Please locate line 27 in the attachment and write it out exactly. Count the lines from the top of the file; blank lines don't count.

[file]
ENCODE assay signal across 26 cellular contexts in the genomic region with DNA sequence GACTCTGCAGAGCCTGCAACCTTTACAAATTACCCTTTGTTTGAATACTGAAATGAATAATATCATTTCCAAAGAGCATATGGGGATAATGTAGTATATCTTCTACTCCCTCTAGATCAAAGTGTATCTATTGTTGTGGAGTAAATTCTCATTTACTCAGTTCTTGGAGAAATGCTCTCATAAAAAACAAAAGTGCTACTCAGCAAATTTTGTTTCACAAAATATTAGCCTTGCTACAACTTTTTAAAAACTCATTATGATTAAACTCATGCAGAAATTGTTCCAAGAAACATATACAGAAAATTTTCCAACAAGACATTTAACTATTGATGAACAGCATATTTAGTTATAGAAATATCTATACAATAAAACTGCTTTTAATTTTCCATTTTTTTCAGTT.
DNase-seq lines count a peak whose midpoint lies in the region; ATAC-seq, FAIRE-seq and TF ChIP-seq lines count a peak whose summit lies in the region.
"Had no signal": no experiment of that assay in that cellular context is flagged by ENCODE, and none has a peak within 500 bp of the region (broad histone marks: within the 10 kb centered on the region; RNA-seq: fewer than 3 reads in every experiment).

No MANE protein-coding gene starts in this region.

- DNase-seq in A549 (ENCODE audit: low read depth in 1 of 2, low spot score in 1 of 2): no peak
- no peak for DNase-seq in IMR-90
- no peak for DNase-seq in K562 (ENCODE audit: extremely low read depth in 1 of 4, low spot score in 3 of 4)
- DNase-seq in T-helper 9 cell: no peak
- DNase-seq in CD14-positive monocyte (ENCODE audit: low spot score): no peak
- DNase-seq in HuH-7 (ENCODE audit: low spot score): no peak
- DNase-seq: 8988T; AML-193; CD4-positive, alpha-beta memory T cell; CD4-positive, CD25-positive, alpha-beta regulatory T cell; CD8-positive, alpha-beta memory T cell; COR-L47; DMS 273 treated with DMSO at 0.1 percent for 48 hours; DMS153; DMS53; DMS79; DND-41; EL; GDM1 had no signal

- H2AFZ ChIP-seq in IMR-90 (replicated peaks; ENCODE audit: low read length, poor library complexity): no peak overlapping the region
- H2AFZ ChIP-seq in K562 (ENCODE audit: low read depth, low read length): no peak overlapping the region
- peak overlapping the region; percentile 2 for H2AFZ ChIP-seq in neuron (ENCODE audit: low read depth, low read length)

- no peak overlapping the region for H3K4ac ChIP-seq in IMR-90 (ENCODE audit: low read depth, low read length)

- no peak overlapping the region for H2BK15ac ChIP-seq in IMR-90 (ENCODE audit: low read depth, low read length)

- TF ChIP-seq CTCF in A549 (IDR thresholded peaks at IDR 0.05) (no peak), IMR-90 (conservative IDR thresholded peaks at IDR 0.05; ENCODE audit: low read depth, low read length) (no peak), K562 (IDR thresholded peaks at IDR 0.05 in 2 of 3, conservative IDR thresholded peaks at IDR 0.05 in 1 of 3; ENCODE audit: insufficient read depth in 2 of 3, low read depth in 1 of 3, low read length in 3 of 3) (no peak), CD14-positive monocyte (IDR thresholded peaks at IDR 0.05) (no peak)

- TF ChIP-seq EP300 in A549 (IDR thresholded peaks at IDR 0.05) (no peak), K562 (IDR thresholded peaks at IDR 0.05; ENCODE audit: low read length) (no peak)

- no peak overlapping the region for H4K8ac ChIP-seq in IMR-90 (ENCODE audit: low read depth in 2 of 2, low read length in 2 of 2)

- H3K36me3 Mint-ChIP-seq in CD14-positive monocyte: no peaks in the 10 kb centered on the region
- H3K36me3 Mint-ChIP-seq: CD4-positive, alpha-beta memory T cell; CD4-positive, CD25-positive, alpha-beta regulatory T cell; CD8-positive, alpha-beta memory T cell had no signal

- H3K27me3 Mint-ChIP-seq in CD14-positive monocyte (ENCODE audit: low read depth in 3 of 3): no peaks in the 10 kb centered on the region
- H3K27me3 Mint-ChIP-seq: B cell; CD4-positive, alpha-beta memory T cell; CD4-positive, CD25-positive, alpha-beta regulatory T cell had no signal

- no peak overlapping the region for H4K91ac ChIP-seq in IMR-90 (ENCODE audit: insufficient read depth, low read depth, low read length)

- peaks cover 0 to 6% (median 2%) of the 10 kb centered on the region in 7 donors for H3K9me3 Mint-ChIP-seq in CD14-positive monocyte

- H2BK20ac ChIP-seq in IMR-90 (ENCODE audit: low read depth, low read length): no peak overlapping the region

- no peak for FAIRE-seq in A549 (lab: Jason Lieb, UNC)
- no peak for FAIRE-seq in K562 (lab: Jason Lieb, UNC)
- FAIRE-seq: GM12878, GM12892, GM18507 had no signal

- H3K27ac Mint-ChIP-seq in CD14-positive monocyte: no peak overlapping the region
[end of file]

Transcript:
- no peak for FAIRE-seq in A549 (lab: Jason Lieb, UNC)